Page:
Sometimes I am reminded why, for all its noise, stress and crush of anonymous humanity, I still, after 35 years, love living in London. When it is accompanied by a memorable fabric shopping experience, I am in a state of bliss. Such an occasion occurred last week when I set out anew on my quest to find the crock of gold. Or at least a metre of it.
That adventure led me to a quiet street in the heart of Westminster that transported me to a different world.
Being neither a visitor nor a politician, the area around the Houses of Parliament and Westminster Abbey are not my usual stamping ground (although I once went on a guided tour of Parliament to gawp at the Pugin wallpaper, which sort of ticked both boxes). Walking as quickly as I could to convey that London Is My City and I Am On Important Business, I strode past the queues of tourists and into the Dean's Yard behind the cathedral, where boys from the Choir School played football on the green, ancient stone buildings cast long shadows, the beer was warm and for all I know an old maid was at that very moment bicycling to holy communion.
Out under the archway in the farthest corner and there it was: in a narrow street devoid of traffic, a bay-fronted shop that didn't look like a shop except in the Old Curiosity sense of the word, with a painted, gilded sign declaring itself to be the delightfully named Faith House, home of the equally historic Watts & Co.
My previous hunts for gold fabric had ultimately failed, the only serious contender proving to be impossible to pin or stitch without leaving a mark and, being rather plasticy, probably liable to perish too. (Is this why real gold is so precious, no cheap substitutes coming anywhere near?) Then a friend suggested that I try an ecclesiastical textiles retailer. A quick check online (let's not get too carried away by nostalgia - I couldn't contemplate life without Google) showed this to be the solution, and so off I went.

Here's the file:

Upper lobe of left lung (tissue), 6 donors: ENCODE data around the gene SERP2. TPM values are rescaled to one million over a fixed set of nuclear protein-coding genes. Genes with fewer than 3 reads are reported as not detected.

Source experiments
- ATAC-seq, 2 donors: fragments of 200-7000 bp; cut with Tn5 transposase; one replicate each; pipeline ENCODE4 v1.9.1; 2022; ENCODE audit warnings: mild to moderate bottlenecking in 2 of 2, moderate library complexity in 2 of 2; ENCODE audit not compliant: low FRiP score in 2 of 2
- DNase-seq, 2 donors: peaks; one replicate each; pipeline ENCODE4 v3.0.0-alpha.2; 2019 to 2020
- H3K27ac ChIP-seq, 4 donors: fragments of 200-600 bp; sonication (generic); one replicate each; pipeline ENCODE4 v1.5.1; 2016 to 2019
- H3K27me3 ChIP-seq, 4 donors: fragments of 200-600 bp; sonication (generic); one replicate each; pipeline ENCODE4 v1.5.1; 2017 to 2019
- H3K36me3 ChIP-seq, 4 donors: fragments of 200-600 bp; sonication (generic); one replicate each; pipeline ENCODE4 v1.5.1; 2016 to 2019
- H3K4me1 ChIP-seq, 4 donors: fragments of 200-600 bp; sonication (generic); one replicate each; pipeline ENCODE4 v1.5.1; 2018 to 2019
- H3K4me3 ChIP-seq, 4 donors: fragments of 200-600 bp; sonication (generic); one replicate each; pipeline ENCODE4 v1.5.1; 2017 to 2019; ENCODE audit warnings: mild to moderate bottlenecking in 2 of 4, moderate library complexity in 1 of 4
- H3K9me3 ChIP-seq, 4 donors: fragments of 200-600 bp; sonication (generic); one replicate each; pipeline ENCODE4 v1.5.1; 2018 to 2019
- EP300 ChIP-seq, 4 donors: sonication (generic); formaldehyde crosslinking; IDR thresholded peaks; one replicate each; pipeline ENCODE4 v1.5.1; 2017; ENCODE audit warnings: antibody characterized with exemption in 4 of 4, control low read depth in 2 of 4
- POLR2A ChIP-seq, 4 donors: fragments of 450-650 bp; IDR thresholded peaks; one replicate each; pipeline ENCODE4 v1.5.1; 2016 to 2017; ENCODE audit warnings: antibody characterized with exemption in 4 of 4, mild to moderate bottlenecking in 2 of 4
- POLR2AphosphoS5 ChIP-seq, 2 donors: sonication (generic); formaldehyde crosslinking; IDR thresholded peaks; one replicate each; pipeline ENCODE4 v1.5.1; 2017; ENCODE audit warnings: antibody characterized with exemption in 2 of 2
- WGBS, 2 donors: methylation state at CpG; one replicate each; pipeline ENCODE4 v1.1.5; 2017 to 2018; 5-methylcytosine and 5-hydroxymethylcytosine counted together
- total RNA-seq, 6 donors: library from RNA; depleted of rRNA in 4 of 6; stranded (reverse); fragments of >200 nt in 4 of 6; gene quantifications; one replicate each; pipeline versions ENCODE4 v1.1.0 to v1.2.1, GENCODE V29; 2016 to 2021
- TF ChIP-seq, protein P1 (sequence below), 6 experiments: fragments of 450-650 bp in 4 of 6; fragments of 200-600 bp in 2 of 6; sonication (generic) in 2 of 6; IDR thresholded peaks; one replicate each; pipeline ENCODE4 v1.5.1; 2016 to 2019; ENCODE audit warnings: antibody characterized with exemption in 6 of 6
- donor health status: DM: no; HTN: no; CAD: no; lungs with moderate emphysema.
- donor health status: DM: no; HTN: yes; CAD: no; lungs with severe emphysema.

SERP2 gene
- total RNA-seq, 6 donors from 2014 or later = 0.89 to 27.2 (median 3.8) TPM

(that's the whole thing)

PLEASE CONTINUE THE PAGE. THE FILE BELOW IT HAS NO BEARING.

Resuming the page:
I cannot overstate the thrill of entering a shop and saying "May I see your cloth of gold please?". The phrase is so redolent of history that even Wikipedia's dry description of it as "a fabric woven with a gold-wrapped or spun weft" cannot strip it of its magic. More evocatively, the entry also refers to the Book of Psalms, the Golden Fleece, the Byzantine Empire, Roman funerals, royalty and nobility, medieval Venetian weavers and, of course, Henry VIII's Field of the Cloth of Gold.
I'm not sure that my one-metre length wrapped in a plastic carrier bag, carried back on the Tube and now hung up in my house where it gloriously glows with the reflected light not of Renaissance candles or flickering firelight but a 100w bulb and an Asda lampshade can live up to such a weight of history. And then there is the question of whether I will ever find the courage to cut into it. I hope that my finished wall hanging - for a care home run by Benedictine nuns - will in some way match the solemnity of Watts & Co's history and purpose. In the meantime I will look at the fabric, and stroke it, and enjoy it. And avoid opening my credit card statement.